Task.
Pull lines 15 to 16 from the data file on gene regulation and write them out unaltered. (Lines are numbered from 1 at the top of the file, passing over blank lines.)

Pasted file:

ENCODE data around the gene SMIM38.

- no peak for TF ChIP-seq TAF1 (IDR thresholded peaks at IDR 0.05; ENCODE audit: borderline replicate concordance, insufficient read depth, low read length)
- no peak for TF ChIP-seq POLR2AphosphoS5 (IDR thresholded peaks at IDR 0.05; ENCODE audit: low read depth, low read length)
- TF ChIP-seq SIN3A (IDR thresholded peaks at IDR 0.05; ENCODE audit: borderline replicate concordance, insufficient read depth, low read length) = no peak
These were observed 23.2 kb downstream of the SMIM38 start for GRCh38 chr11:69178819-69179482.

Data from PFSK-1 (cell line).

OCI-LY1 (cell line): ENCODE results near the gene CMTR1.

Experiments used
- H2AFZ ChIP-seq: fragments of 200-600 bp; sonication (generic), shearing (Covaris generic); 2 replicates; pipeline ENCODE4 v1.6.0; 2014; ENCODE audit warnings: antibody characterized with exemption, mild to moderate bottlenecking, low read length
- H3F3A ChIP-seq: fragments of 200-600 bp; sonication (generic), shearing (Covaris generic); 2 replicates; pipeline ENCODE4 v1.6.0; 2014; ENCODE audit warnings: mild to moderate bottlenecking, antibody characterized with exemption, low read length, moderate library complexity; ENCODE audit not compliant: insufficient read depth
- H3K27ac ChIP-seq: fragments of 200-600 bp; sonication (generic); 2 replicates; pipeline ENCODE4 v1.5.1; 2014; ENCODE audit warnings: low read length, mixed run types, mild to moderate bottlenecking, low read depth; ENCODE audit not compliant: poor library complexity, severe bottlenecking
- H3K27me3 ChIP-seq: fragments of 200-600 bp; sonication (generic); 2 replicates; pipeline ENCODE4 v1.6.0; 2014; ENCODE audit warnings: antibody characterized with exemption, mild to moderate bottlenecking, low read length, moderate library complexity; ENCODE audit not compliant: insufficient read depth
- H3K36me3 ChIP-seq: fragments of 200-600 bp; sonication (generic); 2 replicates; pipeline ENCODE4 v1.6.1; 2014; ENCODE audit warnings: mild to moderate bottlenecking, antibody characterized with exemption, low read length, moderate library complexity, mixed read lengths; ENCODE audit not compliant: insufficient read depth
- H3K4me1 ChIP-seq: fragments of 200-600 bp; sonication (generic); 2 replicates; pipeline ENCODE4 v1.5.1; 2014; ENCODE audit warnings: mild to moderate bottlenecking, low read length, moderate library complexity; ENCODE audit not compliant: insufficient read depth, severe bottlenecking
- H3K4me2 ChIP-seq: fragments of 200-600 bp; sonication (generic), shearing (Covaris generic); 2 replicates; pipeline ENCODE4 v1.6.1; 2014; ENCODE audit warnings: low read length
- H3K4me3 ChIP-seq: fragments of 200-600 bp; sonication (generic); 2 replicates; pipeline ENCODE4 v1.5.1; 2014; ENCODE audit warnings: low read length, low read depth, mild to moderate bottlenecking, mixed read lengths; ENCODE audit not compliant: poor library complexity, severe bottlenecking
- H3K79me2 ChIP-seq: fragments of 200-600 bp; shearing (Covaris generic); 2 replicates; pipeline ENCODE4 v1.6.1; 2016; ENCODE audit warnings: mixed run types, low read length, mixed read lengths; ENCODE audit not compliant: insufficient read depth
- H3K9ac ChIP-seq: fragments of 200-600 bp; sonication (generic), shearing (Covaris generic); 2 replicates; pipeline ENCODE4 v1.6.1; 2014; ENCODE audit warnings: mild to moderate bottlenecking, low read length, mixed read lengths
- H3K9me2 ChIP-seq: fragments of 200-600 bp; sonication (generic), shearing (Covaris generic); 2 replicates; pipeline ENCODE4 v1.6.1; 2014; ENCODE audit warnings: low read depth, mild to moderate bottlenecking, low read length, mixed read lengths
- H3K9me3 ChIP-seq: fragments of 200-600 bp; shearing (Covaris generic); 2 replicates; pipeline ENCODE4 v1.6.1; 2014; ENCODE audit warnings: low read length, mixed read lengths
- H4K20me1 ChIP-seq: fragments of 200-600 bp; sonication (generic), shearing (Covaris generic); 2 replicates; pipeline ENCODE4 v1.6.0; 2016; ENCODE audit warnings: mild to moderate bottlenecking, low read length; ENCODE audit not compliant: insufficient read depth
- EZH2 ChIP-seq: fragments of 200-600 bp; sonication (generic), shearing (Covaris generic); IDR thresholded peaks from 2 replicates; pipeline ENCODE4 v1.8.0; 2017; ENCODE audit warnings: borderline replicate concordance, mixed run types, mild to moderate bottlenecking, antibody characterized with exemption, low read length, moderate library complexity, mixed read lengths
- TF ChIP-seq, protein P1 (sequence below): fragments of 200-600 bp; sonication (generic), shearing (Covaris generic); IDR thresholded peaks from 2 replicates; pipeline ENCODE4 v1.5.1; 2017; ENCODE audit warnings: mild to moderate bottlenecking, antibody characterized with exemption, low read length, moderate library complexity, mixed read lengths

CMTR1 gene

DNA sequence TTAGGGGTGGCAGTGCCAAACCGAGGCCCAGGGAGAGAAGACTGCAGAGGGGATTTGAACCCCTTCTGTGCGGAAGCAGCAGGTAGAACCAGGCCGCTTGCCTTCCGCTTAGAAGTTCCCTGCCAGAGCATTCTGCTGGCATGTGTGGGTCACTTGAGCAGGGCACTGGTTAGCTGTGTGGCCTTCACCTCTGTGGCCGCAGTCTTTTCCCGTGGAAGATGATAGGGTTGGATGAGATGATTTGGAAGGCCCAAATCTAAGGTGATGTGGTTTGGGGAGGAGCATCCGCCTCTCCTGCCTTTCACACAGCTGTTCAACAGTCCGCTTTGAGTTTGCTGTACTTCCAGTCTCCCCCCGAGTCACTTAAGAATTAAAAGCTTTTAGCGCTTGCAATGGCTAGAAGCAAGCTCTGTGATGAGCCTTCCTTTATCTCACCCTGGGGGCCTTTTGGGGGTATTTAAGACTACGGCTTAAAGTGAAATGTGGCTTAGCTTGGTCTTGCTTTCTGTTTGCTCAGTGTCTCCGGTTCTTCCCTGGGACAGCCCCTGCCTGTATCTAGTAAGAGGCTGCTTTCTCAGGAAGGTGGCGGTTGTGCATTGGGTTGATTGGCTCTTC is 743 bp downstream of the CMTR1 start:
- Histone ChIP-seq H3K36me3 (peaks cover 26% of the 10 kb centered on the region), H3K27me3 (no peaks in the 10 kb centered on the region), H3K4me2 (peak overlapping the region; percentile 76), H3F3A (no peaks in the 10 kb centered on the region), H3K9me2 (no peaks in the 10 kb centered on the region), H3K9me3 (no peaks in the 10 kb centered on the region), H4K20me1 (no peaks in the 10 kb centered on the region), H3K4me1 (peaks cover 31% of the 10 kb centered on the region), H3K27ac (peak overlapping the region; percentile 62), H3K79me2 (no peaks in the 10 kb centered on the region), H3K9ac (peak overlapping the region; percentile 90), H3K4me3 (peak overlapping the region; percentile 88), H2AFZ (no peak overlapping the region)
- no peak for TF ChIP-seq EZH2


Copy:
- H3K4me2 ChIP-seq: fragments of 200-600 bp; sonication (generic), shearing (Covaris generic); 2 replicates; pipeline ENCODE4 v1.6.1; 2014; ENCODE audit warnings: low read length
- H3K4me3 ChIP-seq: fragments of 200-600 bp; sonication (generic); 2 replicates; pipeline ENCODE4 v1.5.1; 2014; ENCODE audit warnings: low read length, low read depth, mild to moderate bottlenecking, mixed read lengths; ENCODE audit not compliant: poor library complexity, severe bottlenecking